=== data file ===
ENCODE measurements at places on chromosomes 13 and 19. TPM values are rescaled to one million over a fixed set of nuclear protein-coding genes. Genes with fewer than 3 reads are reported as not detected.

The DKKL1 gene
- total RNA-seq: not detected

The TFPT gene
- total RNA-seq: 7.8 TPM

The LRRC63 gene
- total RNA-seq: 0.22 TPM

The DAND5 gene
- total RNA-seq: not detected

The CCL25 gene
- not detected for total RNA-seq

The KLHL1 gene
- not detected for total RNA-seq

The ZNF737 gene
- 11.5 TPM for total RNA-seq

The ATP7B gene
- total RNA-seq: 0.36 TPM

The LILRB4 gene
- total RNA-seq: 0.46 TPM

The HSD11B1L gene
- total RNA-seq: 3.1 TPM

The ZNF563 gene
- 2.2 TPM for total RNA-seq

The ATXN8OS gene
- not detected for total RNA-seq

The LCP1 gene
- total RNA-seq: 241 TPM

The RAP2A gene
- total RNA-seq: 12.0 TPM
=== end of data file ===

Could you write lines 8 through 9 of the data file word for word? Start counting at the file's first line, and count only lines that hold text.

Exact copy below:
The DAND5 gene
- total RNA-seq: not detected